Original article can be found here.
CSN catches up with David Minton, Director of The Leisure Database Company.
You have been active in the leisure industry for many years. Where have the biggest changes been?
I’ve been in the leisure industry for longer than I care to remember and on the way there have been some amazing changes including computing power, my iPhone 6 is more powerful than the first computer we started compiling the database on thirty years ago. GPS was another giant step forward where we could map the facilities for the first time, now we take 3d maps for granted. Over this period the interest in and expansion of personal improvement and fitness has expanded beyond what anyone could have predicted. We are now living through the biggest period of change that’s driven by technology and community sport so far has failed to adapt and take advantage of the opportunities.
The new Sport England Sporting Future strategy indicates a change in investment strategy and approach. How do you see this rolling out?
It’s too early to comment on the new Sporting Future strategy (or Brexit, or the new England football Manager) but it’s important to see where any new strategy fits in with the aggregators who are using new technology to connect direct with the sports consumer. There’s over twenty new tech aggregators mostly British but some from the USA, India, Israel and Australia working on ideas to link up community sport and the consumer. A lot will happen in 2016 as some have been successful at crowd funding or private money behind them.
How critical is it for the adoption of new technologies to tackle the high levels of inactivity that we still see?
Crucial! As far as I’m aware there is not one public sports API (an abbreviation for application program interface) of useful data for the above aggregators to use. A few years ago Transport for London decided to make their ‘live’ tube, bus, rail, road, bike and river data available to tech companies via APIs, now over 100 apps have been developed to help people travel around London easier than ever before. Imagine the frustration among young techies who are passionate about sport but have no data to work with.
How can the application of technology persuade behavioural change at an individual level?
Technology together with social media and advertising can help with behavioural change and there’s lots of examples where this has worked including; female boxing, Nicola Adams as role model plus lots of fitness sites programming ‘boxercise’ style classes and Kobox is the first UK boutique boxing studio. Boomers are embracing life and examples of ‘Rad Dads returning to skateboarding, skate sessions grew 100% in four years, or kite surfing where 10% of surfers are over 35, or, Ironman where the average triathlete is aged 41. There are now 225 registered walking football clubs in the UK which offers risk free exercise to an older demographic. Driven by players uploading content and building communities Ultimate Frisbee is played in more than 80 countries by 7 million people. We’re in the tenth year of Persil’s ‘Dirt is Good’ advert which has now moved into campaigning and promoting kids activities around the country after it was discovered the average child spends less time outside than a prison inmate. Sport England’s This Girl Can campaign set out to challenge stereotypes and has had encouraging uplift among women. Health and fitness is at the heart of self-actualisation and big brands are creating ambient wellness innovations for those with good intentions but little action. Reebok, for example, created pop-up outdoor gyms at bus shelters as part of The Gym is everywhere campaign. Virgin Active’s new fun advert, We’ve Got a Workout For That, focuses on different scenarios that the gym can help you prepare for. A yogurt drink brand put 6,000 health monitoring straps on 200 buses in Beijing which measured heart rate, BMI and balance when held on the daily commute. Results were uploaded through NFC to the smartphone app and over 350,000 people used the straps and the topic was shared 3m times. Whatever sport you are ‘selling’ make sure it adds to the self-actualisation data already being collected by the new super connected.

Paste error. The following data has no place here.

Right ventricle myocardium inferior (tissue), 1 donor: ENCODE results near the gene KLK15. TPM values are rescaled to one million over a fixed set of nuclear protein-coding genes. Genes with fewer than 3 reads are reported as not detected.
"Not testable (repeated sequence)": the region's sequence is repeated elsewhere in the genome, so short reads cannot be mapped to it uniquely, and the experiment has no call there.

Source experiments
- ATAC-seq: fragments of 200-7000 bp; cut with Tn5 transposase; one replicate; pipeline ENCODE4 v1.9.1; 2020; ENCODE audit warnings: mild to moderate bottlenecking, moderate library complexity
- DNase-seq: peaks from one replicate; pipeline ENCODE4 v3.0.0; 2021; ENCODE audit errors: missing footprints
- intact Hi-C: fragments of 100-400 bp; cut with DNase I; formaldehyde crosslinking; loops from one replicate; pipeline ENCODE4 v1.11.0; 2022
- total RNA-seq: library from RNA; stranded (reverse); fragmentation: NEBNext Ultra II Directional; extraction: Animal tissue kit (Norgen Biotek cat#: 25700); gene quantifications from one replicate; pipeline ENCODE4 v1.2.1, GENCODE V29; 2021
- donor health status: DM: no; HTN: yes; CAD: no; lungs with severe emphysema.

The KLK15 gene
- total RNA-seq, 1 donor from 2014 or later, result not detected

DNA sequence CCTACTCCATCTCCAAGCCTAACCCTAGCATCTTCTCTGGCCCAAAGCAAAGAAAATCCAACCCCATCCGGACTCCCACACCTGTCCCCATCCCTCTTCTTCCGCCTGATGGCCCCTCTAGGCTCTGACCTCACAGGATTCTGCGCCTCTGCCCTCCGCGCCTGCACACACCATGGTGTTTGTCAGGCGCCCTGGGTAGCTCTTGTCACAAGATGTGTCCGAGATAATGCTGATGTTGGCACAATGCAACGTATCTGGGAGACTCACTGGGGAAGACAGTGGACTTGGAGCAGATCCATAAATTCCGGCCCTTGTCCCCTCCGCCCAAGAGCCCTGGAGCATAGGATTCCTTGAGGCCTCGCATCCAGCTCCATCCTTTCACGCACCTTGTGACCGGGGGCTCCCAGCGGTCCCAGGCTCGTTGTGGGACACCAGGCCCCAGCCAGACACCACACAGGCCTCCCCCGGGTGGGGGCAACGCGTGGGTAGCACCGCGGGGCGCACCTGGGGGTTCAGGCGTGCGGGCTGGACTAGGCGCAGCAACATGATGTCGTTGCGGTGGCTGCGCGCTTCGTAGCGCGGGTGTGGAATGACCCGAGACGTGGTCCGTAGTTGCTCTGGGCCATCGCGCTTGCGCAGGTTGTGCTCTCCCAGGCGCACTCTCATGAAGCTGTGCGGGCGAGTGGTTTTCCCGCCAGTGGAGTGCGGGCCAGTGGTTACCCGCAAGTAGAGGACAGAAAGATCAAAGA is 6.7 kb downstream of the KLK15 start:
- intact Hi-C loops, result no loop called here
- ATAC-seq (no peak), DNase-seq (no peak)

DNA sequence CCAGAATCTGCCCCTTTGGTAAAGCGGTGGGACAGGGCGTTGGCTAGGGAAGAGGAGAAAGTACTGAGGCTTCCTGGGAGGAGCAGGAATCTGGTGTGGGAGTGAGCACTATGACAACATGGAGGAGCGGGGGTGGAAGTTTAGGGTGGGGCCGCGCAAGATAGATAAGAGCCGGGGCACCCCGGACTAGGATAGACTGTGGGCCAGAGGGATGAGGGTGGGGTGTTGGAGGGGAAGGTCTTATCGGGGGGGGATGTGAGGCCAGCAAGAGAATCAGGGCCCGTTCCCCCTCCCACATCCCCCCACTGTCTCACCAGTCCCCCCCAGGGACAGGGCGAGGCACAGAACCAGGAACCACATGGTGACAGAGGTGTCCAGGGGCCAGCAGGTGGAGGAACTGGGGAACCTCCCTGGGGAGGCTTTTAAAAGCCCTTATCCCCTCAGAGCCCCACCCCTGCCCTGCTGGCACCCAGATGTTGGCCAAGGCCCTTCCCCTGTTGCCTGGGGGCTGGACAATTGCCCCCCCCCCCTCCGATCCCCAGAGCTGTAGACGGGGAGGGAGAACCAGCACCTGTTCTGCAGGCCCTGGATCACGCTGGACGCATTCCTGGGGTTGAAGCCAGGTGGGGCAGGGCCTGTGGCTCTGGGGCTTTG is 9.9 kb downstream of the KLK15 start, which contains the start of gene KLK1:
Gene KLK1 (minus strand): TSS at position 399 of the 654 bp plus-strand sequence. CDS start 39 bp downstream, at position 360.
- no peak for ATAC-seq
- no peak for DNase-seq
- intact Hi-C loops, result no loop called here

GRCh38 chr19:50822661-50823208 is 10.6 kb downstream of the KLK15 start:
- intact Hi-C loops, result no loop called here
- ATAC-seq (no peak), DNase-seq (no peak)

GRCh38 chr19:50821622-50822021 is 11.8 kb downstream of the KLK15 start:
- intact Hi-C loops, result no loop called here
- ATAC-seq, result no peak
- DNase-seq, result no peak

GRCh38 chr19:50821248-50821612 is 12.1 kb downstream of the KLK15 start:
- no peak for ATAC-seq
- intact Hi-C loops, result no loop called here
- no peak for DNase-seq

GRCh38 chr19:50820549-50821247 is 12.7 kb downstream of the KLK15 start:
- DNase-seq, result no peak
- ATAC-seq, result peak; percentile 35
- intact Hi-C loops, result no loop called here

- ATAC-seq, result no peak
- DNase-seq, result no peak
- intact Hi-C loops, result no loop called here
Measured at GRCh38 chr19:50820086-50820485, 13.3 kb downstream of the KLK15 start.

What are the main barriers to success that the Sporting Future strategy will need to overcome?
It needs to be more consumer focused so the following areas need to be considered, customer focused personalised push notifications are becoming common across other areas of life, why not sport? More opportunities to experiment without immediate commitment, building online communities to support and encourage, creating accessibility through more diverse activities, deregulated sport is growing so encourage it and a focus on strength based fitness over workout for weight loss while addressing a more inclusive attitude to being active.
What are you working on right now that can help be part of the future ‘fix’?
Refinements and upgrades to LeisureDB’s fitness supply demand modelling work continue and our estimates of ‘latent demand’ on any given site is around 90% accurate now. Four years ago we started working with the start-up company, AiT (Active in Time). AiT develops sports and fitness apps including the swimming app Speedo Fit. This app is now live in 120 countries and has over 3 million page views a month. AiT provides pool owners and managers with free software so pool information can be in real time live on the app, the website, in-house screens, social media and via a print API, on posters and in print. Around half of all public swimming pools have adopted this free software and consumers obviously find it useful as the majority of page accesses are for timetable data. The same software is now available for studio classes and sports halls and hopefully this small step to make live information more searchable will encourage more participation.